1. I understand your concern about language discerning people as educated versus non-educated, alluding to intelligence levels, but racism? No. White people makes this mistake as much as people of color. This kind of anomaly is not unique to English. Other languages have modifiers that act as adverbs, and to use an adjective instead of the proper adverb has the same effect–it sounds wrong. Before I wrote this article years ago, I consulted my husband, whose first language is not English, and he also speaks another language as well that’s not like his native language. He said in both those instances, he said native speakers would look down on you for not speaking properly. So this is not unique to English. Language evolves, but not like this in only 10 years or so. If people have been using adverbs to be more succinct in expressing themselves for centuries successfully, what’s to say that not being corrected is positive change? And who says that English is standard? There are variations around the world in Asia, Europe, and the Americas. The appropriate use of adverbs is standard in all variations of English, or most other languages. Do some more research on standardized English, and you’ll find that this is not racist at all, but rather necessary as we become more globalized, and communications need to be as crystal clear as possible, especially in medicine, technology, engineering, and other sciences, as well as finance or even in diplomacy. The use of appropriate and proper language skills knows no race, creed, or religion, and fosters better and clearer communication between peoples. You need to do some more studying of linguistics, localization, and globalization used in communications.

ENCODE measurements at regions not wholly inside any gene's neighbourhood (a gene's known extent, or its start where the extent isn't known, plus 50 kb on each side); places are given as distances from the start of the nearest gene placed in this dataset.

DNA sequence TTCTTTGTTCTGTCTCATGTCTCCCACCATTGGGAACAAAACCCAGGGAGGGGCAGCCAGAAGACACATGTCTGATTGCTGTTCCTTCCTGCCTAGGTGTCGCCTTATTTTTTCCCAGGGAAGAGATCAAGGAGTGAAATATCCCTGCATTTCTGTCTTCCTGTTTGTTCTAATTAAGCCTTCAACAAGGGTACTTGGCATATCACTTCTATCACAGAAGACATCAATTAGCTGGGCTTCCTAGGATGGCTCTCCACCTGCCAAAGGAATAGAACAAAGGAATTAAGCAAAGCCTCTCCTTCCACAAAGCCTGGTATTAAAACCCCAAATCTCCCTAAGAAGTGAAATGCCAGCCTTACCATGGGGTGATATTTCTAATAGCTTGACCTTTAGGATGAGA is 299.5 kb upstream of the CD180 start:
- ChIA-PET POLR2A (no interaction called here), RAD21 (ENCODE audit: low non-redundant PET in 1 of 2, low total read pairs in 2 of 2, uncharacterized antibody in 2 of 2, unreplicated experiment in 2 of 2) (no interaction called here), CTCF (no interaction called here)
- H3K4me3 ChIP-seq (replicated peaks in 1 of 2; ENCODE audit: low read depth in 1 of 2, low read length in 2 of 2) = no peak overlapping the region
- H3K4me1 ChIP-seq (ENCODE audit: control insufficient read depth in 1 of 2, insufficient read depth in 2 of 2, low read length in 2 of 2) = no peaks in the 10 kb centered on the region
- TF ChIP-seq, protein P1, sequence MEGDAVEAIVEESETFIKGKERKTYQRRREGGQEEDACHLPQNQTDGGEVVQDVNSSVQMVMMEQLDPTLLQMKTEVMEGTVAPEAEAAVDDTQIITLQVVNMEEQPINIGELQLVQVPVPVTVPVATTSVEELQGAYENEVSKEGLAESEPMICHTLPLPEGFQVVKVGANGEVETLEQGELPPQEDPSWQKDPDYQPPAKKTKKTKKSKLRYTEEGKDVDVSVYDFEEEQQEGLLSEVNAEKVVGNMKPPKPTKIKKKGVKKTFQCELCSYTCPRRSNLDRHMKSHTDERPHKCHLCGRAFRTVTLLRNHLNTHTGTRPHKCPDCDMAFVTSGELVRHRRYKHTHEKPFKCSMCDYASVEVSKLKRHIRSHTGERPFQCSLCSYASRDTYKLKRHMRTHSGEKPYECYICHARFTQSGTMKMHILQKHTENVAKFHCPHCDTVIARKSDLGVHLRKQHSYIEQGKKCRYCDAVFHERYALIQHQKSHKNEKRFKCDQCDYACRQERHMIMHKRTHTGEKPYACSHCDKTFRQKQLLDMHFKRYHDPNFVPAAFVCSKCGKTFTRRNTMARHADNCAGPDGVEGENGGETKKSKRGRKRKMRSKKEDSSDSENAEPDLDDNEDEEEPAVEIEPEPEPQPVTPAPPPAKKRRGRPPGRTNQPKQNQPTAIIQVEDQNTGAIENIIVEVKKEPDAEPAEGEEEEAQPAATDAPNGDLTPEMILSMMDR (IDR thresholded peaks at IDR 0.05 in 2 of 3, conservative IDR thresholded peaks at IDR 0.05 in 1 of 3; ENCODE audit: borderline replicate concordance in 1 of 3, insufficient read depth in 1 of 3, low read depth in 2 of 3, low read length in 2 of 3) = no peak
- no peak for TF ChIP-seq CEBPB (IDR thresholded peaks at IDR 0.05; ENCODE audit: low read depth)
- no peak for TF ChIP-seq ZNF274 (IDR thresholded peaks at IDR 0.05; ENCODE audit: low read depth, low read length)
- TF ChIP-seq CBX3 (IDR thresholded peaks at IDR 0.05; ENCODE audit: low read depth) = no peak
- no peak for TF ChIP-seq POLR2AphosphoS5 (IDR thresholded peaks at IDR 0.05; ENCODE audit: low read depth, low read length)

6. I’ve been going on about this for at least as long as your post has lived. I just read “works perfect” in a review. Aaaaaaarrrrrrrrrgggggghhhhhhhhh

  7. As the child of an English professor whose specialty was Business Letter Writing, I am horrified at this incorrect use – or probably lack of use – of adverbs. My father didn’t hesitate to correct my brother and me when we made grammar mistakes in both speaking and writing. Moreover, I had an 11th grade English teacher who emphasized correct grammar for the entire year. But I am astonished at the poor grammar of not just ordinary citizens, but also television personnel, too. Is the problem that the teachers are so interested in the creative writing of their students that they tend to ignore the grammar mistakes in their students’ papers? My middle daughter, who finished at a private college for women students only, had to score an eighty on a grammar test before she could advance out of her introductory English course. Since she hadn’t been taught much grammar in her earlier education, she had to attend study sessions throughout the semester in order to score high enough on the test to pass, She did manage to go from one of the lowest grades on the first test to the highest grade in the class on the second test. My oldest daughter didn’t learn what an infinitive was until she took Spanish in high school. What is happening to the education of our students with respect to learning to speak and write correctly in our native language?